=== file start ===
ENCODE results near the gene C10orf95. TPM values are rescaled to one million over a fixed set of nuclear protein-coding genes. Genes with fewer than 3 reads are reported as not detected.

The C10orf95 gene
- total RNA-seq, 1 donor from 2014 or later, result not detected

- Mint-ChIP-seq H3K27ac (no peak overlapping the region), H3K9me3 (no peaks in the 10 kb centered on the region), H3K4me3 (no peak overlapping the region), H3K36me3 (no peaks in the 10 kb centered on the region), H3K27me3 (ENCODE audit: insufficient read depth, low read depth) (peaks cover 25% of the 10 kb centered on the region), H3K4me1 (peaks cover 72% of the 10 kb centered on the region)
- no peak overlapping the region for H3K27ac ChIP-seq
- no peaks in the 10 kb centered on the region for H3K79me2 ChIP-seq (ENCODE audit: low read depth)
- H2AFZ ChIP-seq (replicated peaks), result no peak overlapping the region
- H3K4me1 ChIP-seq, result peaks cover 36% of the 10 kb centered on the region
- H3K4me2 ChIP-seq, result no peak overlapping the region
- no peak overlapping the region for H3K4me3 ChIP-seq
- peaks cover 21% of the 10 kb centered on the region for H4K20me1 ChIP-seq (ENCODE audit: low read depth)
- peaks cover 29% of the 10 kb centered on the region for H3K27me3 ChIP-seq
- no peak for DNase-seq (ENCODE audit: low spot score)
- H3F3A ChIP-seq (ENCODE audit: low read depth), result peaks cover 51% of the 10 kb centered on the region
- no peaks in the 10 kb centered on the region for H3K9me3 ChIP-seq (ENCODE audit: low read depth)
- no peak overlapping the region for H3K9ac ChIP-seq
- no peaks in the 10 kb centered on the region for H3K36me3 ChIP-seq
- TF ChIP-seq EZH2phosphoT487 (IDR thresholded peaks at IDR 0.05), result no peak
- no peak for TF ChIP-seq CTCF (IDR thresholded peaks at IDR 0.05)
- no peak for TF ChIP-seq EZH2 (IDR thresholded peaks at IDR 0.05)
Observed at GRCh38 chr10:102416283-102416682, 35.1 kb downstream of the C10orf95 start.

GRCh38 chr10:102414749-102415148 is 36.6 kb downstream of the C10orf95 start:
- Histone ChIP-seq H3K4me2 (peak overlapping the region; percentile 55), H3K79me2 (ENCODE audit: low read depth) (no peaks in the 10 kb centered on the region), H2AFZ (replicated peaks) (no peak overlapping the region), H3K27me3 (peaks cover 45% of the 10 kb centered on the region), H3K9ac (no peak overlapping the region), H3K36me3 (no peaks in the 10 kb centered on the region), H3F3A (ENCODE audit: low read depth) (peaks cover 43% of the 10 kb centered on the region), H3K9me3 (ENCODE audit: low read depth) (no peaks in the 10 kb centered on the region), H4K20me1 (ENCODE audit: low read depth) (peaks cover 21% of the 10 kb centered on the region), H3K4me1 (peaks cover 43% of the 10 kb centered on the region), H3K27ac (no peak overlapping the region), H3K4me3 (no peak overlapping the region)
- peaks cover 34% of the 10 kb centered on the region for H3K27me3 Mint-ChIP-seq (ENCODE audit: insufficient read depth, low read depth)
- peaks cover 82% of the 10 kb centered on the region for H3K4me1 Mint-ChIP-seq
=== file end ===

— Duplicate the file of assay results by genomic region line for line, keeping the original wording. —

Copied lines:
ENCODE results near the gene C10orf95. TPM values are rescaled to one million over a fixed set of nuclear protein-coding genes. Genes with fewer than 3 reads are reported as not detected.

The C10orf95 gene
- total RNA-seq, 1 donor from 2014 or later, result not detected

- Mint-ChIP-seq H3K27ac (no peak overlapping the region), H3K9me3 (no peaks in the 10 kb centered on the region), H3K4me3 (no peak overlapping the region), H3K36me3 (no peaks in the 10 kb centered on the region), H3K27me3 (ENCODE audit: insufficient read depth, low read depth) (peaks cover 25% of the 10 kb centered on the region), H3K4me1 (peaks cover 72% of the 10 kb centered on the region)
- no peak overlapping the region for H3K27ac ChIP-seq
- no peaks in the 10 kb centered on the region for H3K79me2 ChIP-seq (ENCODE audit: low read depth)
- H2AFZ ChIP-seq (replicated peaks), result no peak overlapping the region
- H3K4me1 ChIP-seq, result peaks cover 36% of the 10 kb centered on the region
- H3K4me2 ChIP-seq, result no peak overlapping the region
- no peak overlapping the region for H3K4me3 ChIP-seq
- peaks cover 21% of the 10 kb centered on the region for H4K20me1 ChIP-seq (ENCODE audit: low read depth)
- peaks cover 29% of the 10 kb centered on the region for H3K27me3 ChIP-seq
- no peak for DNase-seq (ENCODE audit: low spot score)
- H3F3A ChIP-seq (ENCODE audit: low read depth), result peaks cover 51% of the 10 kb centered on the region
- no peaks in the 10 kb centered on the region for H3K9me3 ChIP-seq (ENCODE audit: low read depth)
- no peak overlapping the region for H3K9ac ChIP-seq
- no peaks in the 10 kb centered on the region for H3K36me3 ChIP-seq
- TF ChIP-seq EZH2phosphoT487 (IDR thresholded peaks at IDR 0.05), result no peak
- no peak for TF ChIP-seq CTCF (IDR thresholded peaks at IDR 0.05)
- no peak for TF ChIP-seq EZH2 (IDR thresholded peaks at IDR 0.05)
Observed at GRCh38 chr10:102416283-102416682, 35.1 kb downstream of the C10orf95 start.

GRCh38 chr10:102414749-102415148 is 36.6 kb downstream of the C10orf95 start:
- Histone ChIP-seq H3K4me2 (peak overlapping the region; percentile 55), H3K79me2 (ENCODE audit: low read depth) (no peaks in the 10 kb centered on the region), H2AFZ (replicated peaks) (no peak overlapping the region), H3K27me3 (peaks cover 45% of the 10 kb centered on the region), H3K9ac (no peak overlapping the region), H3K36me3 (no peaks in the 10 kb centered on the region), H3F3A (ENCODE audit: low read depth) (peaks cover 43% of the 10 kb centered on the region), H3K9me3 (ENCODE audit: low read depth) (no peaks in the 10 kb centered on the region), H4K20me1 (ENCODE audit: low read depth) (peaks cover 21% of the 10 kb centered on the region), H3K4me1 (peaks cover 43% of the 10 kb centered on the region), H3K27ac (no peak overlapping the region), H3K4me3 (no peak overlapping the region)
- peaks cover 34% of the 10 kb centered on the region for H3K27me3 Mint-ChIP-seq (ENCODE audit: insufficient read depth, low read depth)
- peaks cover 82% of the 10 kb centered on the region for H3K4me1 Mint-ChIP-seq